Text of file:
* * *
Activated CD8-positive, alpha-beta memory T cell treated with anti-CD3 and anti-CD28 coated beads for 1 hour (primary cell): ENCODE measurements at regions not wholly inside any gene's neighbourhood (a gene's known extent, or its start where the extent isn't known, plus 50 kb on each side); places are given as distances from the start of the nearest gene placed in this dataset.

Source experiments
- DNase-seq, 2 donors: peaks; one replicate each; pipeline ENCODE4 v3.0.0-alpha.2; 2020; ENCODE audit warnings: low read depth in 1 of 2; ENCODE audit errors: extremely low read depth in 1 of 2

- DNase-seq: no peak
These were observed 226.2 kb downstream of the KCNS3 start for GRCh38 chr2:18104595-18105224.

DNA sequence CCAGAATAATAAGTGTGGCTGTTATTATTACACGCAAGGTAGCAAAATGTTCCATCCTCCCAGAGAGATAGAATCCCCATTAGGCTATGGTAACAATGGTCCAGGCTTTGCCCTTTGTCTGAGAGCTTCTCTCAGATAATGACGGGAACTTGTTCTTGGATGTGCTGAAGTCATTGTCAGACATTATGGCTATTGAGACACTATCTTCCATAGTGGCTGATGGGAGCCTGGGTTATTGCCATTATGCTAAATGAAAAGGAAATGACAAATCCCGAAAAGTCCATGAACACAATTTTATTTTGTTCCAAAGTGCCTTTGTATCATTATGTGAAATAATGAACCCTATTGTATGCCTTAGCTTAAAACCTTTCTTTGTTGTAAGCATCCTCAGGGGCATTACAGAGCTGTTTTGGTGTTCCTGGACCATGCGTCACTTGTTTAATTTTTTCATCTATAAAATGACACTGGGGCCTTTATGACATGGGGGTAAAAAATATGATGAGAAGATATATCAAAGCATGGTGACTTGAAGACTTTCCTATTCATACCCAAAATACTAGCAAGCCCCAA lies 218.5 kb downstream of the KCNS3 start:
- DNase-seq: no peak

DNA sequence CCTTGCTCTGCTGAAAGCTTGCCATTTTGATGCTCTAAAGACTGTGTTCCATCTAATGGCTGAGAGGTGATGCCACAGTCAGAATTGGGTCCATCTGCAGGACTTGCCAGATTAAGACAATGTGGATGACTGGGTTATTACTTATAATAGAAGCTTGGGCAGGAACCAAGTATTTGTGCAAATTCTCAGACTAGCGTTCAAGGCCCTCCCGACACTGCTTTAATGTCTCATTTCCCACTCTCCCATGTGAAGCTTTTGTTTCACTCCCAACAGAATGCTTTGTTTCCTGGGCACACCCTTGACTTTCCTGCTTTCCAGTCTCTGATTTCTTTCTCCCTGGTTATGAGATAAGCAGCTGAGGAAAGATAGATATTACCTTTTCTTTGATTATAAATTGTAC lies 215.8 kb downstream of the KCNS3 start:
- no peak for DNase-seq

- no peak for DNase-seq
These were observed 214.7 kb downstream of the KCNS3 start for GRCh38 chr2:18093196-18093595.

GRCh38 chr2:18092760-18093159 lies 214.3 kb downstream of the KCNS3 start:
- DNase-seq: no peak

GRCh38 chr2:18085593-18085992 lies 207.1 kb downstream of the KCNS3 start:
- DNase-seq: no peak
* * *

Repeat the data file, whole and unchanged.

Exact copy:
Activated CD8-positive, alpha-beta memory T cell treated with anti-CD3 and anti-CD28 coated beads for 1 hour (primary cell): ENCODE measurements at regions not wholly inside any gene's neighbourhood (a gene's known extent, or its start where the extent isn't known, plus 50 kb on each side); places are given as distances from the start of the nearest gene placed in this dataset.

Source experiments
- DNase-seq, 2 donors: peaks; one replicate each; pipeline ENCODE4 v3.0.0-alpha.2; 2020; ENCODE audit warnings: low read depth in 1 of 2; ENCODE audit errors: extremely low read depth in 1 of 2

- DNase-seq: no peak
These were observed 226.2 kb downstream of the KCNS3 start for GRCh38 chr2:18104595-18105224.

DNA sequence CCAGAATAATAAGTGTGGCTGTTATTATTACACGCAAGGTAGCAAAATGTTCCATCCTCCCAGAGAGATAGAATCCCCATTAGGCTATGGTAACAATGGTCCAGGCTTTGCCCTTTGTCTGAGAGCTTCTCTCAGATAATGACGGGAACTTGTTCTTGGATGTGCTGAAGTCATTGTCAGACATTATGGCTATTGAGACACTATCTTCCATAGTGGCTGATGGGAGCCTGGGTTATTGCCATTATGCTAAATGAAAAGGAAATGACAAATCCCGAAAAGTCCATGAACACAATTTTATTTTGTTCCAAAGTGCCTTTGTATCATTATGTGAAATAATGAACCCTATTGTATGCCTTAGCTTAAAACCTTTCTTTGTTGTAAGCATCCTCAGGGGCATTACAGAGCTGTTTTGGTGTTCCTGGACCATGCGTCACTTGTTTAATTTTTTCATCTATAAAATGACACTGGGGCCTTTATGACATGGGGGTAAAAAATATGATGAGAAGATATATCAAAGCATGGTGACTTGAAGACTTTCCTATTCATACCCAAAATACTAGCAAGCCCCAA lies 218.5 kb downstream of the KCNS3 start:
- DNase-seq: no peak

DNA sequence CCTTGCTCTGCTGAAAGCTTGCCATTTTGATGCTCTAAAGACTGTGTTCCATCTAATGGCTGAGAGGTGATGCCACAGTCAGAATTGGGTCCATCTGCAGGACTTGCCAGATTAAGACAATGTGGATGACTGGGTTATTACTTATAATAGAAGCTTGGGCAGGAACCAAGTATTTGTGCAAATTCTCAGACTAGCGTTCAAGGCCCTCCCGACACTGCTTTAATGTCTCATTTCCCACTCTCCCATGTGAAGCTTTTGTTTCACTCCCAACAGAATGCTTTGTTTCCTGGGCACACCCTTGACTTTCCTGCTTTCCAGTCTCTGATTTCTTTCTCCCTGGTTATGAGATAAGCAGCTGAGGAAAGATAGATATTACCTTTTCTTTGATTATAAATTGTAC lies 215.8 kb downstream of the KCNS3 start:
- no peak for DNase-seq

- no peak for DNase-seq
These were observed 214.7 kb downstream of the KCNS3 start for GRCh38 chr2:18093196-18093595.

GRCh38 chr2:18092760-18093159 lies 214.3 kb downstream of the KCNS3 start:
- DNase-seq: no peak

GRCh38 chr2:18085593-18085992 lies 207.1 kb downstream of the KCNS3 start:
- DNase-seq: no peak